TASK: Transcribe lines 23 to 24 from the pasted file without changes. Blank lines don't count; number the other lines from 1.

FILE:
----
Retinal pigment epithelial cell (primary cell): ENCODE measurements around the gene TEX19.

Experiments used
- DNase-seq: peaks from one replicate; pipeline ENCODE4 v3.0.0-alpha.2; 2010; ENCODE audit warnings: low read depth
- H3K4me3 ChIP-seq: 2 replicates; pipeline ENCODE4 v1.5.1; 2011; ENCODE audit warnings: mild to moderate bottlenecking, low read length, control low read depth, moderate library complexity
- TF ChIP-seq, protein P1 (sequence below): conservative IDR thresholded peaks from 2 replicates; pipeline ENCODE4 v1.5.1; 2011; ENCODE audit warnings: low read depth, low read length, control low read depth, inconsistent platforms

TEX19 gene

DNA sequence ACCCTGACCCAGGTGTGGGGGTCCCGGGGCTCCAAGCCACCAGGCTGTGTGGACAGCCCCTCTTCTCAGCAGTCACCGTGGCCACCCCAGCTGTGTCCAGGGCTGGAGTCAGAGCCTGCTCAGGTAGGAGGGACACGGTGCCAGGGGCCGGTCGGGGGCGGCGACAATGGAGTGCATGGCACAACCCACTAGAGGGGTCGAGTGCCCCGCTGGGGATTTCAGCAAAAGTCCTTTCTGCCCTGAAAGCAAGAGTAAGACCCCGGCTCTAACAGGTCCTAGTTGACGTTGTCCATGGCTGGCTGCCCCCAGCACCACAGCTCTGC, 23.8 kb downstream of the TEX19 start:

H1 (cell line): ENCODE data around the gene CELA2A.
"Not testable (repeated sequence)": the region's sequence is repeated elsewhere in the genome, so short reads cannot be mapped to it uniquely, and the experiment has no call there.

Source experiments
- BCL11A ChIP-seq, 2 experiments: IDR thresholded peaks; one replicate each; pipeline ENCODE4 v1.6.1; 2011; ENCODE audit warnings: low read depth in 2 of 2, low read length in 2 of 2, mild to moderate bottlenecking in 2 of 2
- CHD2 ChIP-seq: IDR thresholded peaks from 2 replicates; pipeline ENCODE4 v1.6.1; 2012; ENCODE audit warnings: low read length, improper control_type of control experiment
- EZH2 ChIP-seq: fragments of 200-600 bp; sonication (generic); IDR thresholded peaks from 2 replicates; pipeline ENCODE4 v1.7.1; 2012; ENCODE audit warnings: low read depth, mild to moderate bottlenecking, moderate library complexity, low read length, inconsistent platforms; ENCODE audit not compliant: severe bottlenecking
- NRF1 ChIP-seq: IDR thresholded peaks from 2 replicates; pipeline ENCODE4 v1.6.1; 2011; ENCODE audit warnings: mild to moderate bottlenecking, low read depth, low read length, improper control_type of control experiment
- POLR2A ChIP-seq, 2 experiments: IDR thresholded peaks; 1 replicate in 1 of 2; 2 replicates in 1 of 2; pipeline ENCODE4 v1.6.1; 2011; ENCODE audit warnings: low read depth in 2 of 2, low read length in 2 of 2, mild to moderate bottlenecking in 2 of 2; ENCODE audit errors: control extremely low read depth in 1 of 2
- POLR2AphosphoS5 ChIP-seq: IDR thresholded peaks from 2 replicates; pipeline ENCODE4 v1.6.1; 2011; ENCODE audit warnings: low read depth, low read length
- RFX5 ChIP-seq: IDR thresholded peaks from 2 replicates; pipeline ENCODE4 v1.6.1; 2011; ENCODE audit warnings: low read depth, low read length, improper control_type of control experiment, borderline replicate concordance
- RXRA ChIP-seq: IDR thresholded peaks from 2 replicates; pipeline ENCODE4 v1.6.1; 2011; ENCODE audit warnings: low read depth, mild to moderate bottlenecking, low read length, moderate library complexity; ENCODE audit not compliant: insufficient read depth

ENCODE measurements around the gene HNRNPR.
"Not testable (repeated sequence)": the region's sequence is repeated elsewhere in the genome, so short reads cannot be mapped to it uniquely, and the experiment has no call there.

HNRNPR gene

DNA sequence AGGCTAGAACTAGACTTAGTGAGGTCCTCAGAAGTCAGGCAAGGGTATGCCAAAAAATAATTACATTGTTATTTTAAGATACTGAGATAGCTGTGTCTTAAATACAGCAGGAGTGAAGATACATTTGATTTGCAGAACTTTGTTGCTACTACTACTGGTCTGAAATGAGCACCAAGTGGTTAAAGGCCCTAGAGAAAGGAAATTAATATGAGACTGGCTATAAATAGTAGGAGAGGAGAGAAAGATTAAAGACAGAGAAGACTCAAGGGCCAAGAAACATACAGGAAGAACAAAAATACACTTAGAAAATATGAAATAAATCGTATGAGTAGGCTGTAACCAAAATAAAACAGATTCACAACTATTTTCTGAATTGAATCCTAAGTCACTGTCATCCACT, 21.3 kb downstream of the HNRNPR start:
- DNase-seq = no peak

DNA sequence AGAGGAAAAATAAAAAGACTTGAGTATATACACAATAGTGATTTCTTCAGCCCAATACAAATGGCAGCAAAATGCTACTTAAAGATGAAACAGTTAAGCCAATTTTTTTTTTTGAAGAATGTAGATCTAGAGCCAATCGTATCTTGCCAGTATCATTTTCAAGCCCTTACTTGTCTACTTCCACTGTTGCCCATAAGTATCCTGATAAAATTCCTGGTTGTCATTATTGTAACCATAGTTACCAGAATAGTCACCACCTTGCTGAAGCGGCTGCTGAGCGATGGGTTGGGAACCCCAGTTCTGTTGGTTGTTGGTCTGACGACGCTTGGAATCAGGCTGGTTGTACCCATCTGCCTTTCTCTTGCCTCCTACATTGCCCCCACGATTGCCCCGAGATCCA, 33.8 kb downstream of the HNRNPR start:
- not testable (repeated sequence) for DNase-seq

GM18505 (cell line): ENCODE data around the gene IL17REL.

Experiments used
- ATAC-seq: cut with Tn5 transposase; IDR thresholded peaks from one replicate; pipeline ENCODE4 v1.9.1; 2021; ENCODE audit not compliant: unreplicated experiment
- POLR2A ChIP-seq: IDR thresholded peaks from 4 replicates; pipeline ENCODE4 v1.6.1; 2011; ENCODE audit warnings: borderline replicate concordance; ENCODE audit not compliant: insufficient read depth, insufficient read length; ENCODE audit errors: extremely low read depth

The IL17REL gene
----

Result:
- DNase-seq = no peak

DNA sequence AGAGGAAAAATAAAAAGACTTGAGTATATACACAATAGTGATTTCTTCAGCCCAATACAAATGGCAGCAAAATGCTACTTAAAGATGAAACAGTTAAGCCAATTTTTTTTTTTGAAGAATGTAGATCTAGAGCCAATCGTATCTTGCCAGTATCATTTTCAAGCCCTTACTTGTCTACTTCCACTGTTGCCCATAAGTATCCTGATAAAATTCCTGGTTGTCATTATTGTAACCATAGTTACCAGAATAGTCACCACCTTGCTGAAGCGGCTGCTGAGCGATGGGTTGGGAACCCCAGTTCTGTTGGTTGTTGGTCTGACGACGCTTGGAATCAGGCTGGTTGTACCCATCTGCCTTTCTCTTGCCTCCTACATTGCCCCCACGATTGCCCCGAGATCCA, 33.8 kb downstream of the HNRNPR start: